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1319932 tn?1274368639
Droopy eye, twitching and swollen face.
I have had the problem of my right eye being droopy, my eye and right side of my face twitching, and the whole right side of my face being swollen for 5 days now, I went and saw my MS Specialist and she said that the twitching and the drooping is probably from the MS but shes not sure what the swelling is from. I can't put my eye patch over my right eye because for some reason when looking out of my left eye it looks as if I have been looking at the sun for a minute and there are dark spots. I don't have optic neuritis or glaucoma. I am going to try the trick of covering my left eye and hopefully strengthening my right eye, Does anyone have any idea if the twitching could be causing the swelling? Or is my face just freaking out? I look like a lop sided marshmallow. It's REALLY annoying! I couldn't go to my 4 day MS Mountain getaway because of this. I can't do anything but lay in bed and get on the computer for a little bit. Any advice is appreciated!
Thanks,
Kerrie
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2 Answers
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279234 tn?1363108849
Hi,

It's me again :)

I looked up some more things on your symptoms and this might be what your experiencing. The droopiness, I think might have something to do with your cranial nerves. The twitching is called myokymia and is very common in MS. A website states this:

"Myokymia describes successive, involuntary, small muscle contractions or tics that affect a bundle of muscles. The muscle movements are usually visible under the skin and can be felt. Each contraction lasts for less than one second. Myokymia can affect any muscle group and can cause digits and eyelids to move. It can also cause stiffness in hands. Myokymia is not affected by position or movement.

Myokymia is similar to "fasciculations" which are irregular, flickering, twitching movements that are also caused by involuntary contractions of muscle bundles. Fasciculations are finer than myokymia and appear more as rippling movements of the muscles. The difference between the two is really a medical definition and is best detected by EMG.

Other forms of involuntary muscle movements are cramps which are painful contractions of skeletal muscles and myotonia which is more persistent than both myokymia and fasciculations.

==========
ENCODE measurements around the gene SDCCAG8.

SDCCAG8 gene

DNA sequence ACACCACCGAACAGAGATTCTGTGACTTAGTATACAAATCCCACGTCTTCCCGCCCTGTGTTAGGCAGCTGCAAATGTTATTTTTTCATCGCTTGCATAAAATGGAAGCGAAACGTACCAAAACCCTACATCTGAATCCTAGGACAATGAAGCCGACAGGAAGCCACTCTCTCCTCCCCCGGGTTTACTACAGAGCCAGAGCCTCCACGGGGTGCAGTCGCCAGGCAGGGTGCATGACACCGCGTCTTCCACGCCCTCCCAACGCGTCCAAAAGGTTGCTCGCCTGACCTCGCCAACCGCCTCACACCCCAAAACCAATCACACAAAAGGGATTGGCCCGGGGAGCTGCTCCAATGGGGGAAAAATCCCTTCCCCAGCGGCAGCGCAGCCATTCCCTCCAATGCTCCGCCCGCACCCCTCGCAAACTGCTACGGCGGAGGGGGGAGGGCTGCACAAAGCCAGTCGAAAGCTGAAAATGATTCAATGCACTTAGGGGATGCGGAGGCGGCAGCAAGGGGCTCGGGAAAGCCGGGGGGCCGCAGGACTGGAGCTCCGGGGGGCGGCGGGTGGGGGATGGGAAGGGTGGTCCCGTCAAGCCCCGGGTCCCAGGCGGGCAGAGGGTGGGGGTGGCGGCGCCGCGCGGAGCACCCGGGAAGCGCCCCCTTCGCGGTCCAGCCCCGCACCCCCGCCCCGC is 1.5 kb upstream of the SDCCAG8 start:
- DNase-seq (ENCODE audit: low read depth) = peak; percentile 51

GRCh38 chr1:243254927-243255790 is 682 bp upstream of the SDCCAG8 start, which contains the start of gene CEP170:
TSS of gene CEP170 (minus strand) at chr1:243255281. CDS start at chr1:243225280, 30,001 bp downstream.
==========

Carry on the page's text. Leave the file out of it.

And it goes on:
Myokymia, especially that of the eyelid, is usually a self-resolving and benign condition. However, myokymia is seen in a number of serious nervous conditions including multiple sclerosis.

In MS, myokymia in facial muscles (hemifacial spasms) is particularly common although it can occur in any muscle groups. Myokymia tends to come and go and is often particularly troublesome when the person is hot or fatigued.

Treatments for myokymia include drugs like Dilantin, Tegretol, Neurontin and Botulinum Toxin but many people simply live with the condition.

In MS, myokymia is caused by the spontaneous discharge of demyelinated axons (axons are the long extensions of nerve cells (neurons) that carry nervous transmissions)."

I've also read that there has been some patients that have had myokymia and facial swelling, but I'm not sure if this would pertain to you. Does your doctor plan to do an MRI and check on the swelling?

I hope you start to feel better. Someone will be along soon and maybe have more answers.

Take Care



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1319932 tn?1274368639
Thank you soo much for all of your help. I will definitely tell my MS Specialist about this. I am taking Neurontin right now. I have been since November. I am also taking Baclofen for spasms. I really would like an MRI to check on the swelling so maybe I can get one done tomorrow at the ER. Thank you very much for all of this new information. :)

-Kerrie
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